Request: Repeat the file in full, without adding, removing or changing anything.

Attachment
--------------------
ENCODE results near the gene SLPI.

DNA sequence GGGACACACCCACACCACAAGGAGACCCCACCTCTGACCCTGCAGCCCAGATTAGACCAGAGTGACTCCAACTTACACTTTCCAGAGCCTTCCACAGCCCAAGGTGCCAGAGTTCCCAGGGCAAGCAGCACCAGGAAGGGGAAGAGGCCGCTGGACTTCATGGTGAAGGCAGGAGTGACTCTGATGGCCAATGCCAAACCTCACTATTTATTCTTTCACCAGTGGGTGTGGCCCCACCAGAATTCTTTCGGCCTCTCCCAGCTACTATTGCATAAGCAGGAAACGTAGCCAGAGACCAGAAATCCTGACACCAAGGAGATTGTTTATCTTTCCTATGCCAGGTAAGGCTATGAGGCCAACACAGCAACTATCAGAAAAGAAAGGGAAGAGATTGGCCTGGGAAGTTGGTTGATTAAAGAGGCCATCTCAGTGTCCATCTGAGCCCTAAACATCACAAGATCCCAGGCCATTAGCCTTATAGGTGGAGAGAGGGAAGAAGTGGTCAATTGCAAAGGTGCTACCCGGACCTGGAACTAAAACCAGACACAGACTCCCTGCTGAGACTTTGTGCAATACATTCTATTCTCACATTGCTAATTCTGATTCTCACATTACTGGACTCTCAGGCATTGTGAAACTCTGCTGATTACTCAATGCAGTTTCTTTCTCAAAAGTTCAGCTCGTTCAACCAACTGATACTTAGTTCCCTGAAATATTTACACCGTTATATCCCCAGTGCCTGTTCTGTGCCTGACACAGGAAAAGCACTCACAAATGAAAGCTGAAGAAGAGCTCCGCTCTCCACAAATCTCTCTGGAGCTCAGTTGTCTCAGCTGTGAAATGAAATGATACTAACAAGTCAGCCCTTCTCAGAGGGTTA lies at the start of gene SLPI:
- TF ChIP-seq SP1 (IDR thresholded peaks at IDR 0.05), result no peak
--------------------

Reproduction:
ENCODE results near the gene SLPI.

DNA sequence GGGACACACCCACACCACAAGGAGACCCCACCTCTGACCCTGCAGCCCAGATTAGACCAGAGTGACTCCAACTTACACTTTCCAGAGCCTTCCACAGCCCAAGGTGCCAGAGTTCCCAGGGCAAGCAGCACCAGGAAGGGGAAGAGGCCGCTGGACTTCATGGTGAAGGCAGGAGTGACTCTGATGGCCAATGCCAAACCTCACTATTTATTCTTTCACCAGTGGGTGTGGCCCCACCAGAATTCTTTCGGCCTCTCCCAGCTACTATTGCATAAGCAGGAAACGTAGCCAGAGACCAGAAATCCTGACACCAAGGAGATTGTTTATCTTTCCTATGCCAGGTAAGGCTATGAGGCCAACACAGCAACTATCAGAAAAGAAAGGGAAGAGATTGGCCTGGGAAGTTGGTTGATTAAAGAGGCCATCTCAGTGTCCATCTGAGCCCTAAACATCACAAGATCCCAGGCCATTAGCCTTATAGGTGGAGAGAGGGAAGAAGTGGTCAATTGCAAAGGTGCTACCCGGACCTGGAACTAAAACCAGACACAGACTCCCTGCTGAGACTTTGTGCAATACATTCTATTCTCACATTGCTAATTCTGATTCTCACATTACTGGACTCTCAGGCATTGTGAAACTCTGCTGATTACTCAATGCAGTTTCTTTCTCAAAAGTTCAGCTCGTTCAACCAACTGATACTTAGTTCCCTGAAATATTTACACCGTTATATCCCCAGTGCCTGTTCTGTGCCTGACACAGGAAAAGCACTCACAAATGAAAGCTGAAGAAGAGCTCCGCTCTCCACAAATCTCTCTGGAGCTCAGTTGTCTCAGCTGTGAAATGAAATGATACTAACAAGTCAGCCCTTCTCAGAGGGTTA lies at the start of gene SLPI:
- TF ChIP-seq SP1 (IDR thresholded peaks at IDR 0.05), result no peak